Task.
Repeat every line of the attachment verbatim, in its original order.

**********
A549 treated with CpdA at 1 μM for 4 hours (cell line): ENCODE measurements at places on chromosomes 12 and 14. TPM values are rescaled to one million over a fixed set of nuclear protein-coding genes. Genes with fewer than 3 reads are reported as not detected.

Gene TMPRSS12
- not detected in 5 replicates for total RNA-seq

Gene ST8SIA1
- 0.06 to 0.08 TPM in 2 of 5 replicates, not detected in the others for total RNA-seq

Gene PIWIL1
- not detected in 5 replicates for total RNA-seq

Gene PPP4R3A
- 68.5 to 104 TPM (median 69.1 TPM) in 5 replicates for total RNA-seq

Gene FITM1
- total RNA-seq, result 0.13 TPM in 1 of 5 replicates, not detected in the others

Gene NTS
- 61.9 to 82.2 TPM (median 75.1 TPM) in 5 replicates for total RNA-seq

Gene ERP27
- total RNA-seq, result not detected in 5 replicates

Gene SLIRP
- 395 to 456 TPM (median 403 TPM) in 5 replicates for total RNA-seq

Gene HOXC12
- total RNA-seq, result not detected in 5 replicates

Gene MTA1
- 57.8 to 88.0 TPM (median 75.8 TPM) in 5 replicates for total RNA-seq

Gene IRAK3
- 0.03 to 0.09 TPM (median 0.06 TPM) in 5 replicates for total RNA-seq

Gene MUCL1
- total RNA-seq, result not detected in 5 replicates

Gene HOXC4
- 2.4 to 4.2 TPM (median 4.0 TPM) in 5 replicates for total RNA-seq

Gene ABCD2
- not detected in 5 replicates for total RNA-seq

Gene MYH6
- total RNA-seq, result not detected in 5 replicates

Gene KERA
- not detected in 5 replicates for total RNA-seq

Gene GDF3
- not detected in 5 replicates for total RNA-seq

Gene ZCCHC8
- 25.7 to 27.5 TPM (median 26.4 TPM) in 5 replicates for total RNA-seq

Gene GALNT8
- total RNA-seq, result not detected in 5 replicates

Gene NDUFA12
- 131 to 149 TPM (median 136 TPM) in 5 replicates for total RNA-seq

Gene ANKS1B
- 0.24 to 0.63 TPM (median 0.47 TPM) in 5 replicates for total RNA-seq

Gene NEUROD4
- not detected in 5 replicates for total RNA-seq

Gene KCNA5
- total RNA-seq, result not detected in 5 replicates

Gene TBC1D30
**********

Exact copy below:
A549 treated with CpdA at 1 μM for 4 hours (cell line): ENCODE measurements at places on chromosomes 12 and 14. TPM values are rescaled to one million over a fixed set of nuclear protein-coding genes. Genes with fewer than 3 reads are reported as not detected.

Gene TMPRSS12
- not detected in 5 replicates for total RNA-seq

Gene ST8SIA1
- 0.06 to 0.08 TPM in 2 of 5 replicates, not detected in the others for total RNA-seq

Gene PIWIL1
- not detected in 5 replicates for total RNA-seq

Gene PPP4R3A
- 68.5 to 104 TPM (median 69.1 TPM) in 5 replicates for total RNA-seq

Gene FITM1
- total RNA-seq, result 0.13 TPM in 1 of 5 replicates, not detected in the others

Gene NTS
- 61.9 to 82.2 TPM (median 75.1 TPM) in 5 replicates for total RNA-seq

Gene ERP27
- total RNA-seq, result not detected in 5 replicates

Gene SLIRP
- 395 to 456 TPM (median 403 TPM) in 5 replicates for total RNA-seq

Gene HOXC12
- total RNA-seq, result not detected in 5 replicates

Gene MTA1
- 57.8 to 88.0 TPM (median 75.8 TPM) in 5 replicates for total RNA-seq

Gene IRAK3
- 0.03 to 0.09 TPM (median 0.06 TPM) in 5 replicates for total RNA-seq

Gene MUCL1
- total RNA-seq, result not detected in 5 replicates

Gene HOXC4
- 2.4 to 4.2 TPM (median 4.0 TPM) in 5 replicates for total RNA-seq

Gene ABCD2
- not detected in 5 replicates for total RNA-seq

Gene MYH6
- total RNA-seq, result not detected in 5 replicates

Gene KERA
- not detected in 5 replicates for total RNA-seq

Gene GDF3
- not detected in 5 replicates for total RNA-seq

Gene ZCCHC8
- 25.7 to 27.5 TPM (median 26.4 TPM) in 5 replicates for total RNA-seq

Gene GALNT8
- total RNA-seq, result not detected in 5 replicates

Gene NDUFA12
- 131 to 149 TPM (median 136 TPM) in 5 replicates for total RNA-seq

Gene ANKS1B
- 0.24 to 0.63 TPM (median 0.47 TPM) in 5 replicates for total RNA-seq

Gene NEUROD4
- not detected in 5 replicates for total RNA-seq

Gene KCNA5
- total RNA-seq, result not detected in 5 replicates

Gene TBC1D30